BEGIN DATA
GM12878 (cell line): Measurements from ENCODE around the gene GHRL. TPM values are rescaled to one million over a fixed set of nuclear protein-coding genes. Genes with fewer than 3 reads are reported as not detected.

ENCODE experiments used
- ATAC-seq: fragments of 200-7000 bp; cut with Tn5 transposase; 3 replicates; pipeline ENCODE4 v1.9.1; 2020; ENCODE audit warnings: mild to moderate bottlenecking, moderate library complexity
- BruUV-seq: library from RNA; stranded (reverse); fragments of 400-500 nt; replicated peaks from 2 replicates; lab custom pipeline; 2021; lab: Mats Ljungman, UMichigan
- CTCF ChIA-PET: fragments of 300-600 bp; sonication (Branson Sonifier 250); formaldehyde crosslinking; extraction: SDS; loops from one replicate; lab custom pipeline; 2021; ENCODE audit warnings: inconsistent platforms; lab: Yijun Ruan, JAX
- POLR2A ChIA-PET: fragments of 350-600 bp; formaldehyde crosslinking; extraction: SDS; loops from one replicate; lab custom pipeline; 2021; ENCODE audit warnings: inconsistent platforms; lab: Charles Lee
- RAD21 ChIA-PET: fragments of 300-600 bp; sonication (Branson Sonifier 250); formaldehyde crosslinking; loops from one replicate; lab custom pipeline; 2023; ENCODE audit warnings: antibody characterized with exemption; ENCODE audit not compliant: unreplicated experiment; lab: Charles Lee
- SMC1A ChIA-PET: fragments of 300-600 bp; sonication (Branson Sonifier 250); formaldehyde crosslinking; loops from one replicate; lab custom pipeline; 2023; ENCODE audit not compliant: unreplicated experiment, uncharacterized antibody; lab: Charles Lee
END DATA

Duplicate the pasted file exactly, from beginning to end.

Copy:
GM12878 (cell line): Measurements from ENCODE around the gene GHRL. TPM values are rescaled to one million over a fixed set of nuclear protein-coding genes. Genes with fewer than 3 reads are reported as not detected.

ENCODE experiments used
- ATAC-seq: fragments of 200-7000 bp; cut with Tn5 transposase; 3 replicates; pipeline ENCODE4 v1.9.1; 2020; ENCODE audit warnings: mild to moderate bottlenecking, moderate library complexity
- BruUV-seq: library from RNA; stranded (reverse); fragments of 400-500 nt; replicated peaks from 2 replicates; lab custom pipeline; 2021; lab: Mats Ljungman, UMichigan
- CTCF ChIA-PET: fragments of 300-600 bp; sonication (Branson Sonifier 250); formaldehyde crosslinking; extraction: SDS; loops from one replicate; lab custom pipeline; 2021; ENCODE audit warnings: inconsistent platforms; lab: Yijun Ruan, JAX
- POLR2A ChIA-PET: fragments of 350-600 bp; formaldehyde crosslinking; extraction: SDS; loops from one replicate; lab custom pipeline; 2021; ENCODE audit warnings: inconsistent platforms; lab: Charles Lee
- RAD21 ChIA-PET: fragments of 300-600 bp; sonication (Branson Sonifier 250); formaldehyde crosslinking; loops from one replicate; lab custom pipeline; 2023; ENCODE audit warnings: antibody characterized with exemption; ENCODE audit not compliant: unreplicated experiment; lab: Charles Lee
- SMC1A ChIA-PET: fragments of 300-600 bp; sonication (Branson Sonifier 250); formaldehyde crosslinking; loops from one replicate; lab custom pipeline; 2023; ENCODE audit not compliant: unreplicated experiment, uncharacterized antibody; lab: Charles Lee